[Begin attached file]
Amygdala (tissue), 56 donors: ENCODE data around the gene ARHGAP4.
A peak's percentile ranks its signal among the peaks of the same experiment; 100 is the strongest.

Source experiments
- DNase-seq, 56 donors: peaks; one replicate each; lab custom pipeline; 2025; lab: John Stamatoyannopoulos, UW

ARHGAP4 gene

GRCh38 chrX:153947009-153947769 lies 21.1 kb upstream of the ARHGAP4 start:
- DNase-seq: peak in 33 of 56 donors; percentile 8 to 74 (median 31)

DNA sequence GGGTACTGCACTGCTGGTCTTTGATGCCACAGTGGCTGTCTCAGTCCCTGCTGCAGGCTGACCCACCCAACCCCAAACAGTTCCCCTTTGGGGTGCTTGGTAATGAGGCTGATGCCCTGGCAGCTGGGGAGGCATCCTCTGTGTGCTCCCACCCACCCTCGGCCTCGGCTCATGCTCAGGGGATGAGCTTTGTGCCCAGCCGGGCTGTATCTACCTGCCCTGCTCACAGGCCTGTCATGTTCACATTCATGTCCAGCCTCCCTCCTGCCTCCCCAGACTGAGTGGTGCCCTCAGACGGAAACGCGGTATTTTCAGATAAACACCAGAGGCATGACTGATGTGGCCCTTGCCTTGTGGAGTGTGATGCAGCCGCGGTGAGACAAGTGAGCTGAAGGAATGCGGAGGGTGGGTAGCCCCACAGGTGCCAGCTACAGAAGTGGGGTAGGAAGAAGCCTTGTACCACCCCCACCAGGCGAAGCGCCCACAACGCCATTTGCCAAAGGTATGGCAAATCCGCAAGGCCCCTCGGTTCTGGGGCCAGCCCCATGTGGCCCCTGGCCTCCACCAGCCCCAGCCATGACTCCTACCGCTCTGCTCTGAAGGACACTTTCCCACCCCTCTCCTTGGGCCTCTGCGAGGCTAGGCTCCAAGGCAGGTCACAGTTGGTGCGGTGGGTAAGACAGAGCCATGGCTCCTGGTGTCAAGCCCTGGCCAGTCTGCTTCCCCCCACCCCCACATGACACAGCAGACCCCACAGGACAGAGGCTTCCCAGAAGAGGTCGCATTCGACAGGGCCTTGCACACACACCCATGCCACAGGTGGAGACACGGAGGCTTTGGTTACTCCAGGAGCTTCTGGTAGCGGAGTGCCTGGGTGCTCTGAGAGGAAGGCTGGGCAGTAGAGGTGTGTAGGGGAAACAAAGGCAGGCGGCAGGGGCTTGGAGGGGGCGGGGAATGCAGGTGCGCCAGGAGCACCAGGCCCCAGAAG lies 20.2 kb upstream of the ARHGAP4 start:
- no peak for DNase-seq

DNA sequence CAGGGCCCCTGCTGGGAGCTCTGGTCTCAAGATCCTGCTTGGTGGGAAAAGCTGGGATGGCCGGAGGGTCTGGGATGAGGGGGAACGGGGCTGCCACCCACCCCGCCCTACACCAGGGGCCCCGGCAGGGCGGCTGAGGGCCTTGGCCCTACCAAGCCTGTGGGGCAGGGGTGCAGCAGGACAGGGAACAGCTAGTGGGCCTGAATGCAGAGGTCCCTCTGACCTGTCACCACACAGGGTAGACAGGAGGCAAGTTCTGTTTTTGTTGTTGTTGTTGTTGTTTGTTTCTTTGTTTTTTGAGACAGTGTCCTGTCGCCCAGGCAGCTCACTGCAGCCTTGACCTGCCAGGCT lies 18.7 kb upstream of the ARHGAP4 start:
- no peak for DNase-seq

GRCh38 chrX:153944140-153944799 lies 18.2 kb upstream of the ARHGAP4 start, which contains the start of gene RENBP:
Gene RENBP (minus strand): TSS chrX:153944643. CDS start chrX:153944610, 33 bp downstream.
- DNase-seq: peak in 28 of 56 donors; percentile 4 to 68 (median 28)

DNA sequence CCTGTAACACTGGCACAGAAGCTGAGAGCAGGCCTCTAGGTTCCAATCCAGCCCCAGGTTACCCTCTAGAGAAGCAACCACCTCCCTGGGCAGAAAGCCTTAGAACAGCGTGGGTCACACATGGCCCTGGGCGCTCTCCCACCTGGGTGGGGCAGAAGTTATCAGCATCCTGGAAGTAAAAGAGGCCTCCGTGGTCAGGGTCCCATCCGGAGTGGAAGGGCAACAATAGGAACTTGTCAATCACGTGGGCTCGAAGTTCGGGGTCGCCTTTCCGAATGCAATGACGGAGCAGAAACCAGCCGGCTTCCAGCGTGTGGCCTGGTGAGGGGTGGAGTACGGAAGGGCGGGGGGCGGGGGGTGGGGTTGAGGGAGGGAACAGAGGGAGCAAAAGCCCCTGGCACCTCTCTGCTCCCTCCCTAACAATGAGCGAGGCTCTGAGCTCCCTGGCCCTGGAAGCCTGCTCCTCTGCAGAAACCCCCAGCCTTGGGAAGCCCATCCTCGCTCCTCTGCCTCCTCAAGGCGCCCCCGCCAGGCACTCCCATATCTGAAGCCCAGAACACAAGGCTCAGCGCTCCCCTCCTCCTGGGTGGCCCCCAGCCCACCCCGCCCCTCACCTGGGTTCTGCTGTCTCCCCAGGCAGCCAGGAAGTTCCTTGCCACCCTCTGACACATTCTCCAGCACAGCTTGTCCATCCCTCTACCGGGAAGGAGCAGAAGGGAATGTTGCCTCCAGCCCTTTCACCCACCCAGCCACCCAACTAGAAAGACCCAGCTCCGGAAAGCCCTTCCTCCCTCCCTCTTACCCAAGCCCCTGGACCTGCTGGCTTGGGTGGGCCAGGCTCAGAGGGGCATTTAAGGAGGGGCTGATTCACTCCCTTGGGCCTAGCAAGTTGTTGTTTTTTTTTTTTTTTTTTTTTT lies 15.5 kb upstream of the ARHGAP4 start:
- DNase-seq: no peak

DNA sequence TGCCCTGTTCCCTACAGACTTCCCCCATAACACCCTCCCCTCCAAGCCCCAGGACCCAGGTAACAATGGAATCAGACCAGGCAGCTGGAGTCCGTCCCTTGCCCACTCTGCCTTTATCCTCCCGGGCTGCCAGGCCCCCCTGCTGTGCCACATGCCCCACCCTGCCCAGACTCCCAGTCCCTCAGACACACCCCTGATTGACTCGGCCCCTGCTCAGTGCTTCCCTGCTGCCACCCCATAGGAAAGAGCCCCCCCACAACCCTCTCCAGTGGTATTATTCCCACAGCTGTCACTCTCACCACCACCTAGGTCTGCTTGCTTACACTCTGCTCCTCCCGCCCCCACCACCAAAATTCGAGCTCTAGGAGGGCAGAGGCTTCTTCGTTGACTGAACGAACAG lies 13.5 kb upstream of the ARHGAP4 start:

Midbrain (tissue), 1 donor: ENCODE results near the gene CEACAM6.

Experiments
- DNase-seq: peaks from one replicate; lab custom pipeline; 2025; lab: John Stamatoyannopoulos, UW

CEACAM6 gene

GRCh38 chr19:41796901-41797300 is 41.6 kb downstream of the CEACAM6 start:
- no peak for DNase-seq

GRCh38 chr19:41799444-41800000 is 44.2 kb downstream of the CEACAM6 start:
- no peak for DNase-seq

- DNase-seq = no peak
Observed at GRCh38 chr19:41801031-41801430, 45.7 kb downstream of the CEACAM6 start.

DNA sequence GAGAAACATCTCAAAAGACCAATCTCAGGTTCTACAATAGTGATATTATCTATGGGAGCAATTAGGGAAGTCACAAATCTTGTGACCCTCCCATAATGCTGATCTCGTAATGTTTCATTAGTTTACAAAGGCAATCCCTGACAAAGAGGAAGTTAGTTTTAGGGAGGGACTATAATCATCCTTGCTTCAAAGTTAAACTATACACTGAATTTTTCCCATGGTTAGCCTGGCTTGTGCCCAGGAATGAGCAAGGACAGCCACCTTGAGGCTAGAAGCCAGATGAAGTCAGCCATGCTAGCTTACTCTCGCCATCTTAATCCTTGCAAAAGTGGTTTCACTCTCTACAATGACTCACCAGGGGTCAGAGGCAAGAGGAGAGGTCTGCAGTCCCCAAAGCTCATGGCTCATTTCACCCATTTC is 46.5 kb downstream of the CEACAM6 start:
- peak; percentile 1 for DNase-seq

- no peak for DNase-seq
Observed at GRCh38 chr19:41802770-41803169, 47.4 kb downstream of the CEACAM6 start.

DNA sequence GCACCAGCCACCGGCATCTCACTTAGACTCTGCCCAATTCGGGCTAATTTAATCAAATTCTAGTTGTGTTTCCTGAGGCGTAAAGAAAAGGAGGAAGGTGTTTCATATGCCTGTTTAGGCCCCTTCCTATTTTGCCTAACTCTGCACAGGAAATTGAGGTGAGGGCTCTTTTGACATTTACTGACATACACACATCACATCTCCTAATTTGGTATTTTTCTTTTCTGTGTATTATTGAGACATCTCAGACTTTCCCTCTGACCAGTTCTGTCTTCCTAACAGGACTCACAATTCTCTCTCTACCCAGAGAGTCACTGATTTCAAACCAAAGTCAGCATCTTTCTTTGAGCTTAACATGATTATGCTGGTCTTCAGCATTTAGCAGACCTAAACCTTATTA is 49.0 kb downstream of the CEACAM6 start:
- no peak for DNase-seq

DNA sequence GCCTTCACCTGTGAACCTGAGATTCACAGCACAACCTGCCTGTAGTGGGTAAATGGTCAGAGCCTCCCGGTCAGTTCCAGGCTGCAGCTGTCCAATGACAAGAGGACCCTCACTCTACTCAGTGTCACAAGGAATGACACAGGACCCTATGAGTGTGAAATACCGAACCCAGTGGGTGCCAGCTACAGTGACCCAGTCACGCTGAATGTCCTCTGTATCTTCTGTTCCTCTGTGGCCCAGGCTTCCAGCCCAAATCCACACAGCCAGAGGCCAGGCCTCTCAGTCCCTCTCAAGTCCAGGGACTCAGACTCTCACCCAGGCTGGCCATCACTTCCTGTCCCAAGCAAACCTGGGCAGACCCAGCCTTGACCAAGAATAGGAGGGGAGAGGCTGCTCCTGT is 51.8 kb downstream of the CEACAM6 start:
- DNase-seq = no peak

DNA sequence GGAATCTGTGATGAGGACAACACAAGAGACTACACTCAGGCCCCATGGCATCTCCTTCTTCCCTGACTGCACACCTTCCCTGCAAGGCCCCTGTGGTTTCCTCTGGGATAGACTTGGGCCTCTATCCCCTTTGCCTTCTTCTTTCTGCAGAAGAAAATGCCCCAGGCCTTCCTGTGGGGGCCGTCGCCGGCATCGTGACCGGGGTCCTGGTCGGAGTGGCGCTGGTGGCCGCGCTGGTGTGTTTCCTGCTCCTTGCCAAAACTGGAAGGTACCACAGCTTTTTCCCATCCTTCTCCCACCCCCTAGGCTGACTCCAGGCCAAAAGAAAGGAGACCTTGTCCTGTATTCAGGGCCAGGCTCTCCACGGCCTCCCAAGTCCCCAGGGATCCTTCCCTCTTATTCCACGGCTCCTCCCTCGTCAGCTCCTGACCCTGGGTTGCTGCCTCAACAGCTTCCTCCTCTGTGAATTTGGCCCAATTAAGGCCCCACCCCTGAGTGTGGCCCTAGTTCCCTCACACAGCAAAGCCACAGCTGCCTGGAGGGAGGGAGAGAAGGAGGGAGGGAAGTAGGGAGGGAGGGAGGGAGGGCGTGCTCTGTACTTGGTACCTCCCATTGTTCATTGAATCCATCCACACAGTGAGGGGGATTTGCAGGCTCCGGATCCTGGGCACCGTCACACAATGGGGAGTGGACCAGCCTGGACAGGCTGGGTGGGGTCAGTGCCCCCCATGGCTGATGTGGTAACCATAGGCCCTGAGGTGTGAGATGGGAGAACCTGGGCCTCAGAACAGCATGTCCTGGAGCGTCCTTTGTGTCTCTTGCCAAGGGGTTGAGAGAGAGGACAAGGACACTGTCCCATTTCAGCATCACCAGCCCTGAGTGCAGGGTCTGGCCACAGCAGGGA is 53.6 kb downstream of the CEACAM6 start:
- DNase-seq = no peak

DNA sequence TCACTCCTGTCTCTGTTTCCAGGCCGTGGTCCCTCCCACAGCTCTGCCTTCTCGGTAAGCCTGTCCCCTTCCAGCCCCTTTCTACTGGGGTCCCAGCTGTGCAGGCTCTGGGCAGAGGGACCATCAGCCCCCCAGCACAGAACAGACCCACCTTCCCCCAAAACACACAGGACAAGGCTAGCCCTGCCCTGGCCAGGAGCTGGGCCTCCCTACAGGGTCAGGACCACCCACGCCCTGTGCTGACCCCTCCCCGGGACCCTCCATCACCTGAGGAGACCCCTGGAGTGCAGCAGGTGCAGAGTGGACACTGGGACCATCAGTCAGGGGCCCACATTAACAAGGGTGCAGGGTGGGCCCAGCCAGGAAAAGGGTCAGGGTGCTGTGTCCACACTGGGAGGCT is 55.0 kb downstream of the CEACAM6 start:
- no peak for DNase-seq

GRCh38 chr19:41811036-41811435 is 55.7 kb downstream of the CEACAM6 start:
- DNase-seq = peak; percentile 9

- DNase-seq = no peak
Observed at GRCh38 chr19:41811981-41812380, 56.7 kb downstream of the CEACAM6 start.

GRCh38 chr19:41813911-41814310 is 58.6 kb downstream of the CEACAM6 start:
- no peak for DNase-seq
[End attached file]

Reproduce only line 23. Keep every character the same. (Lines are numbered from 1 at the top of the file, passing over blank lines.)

- no peak for DNase-seq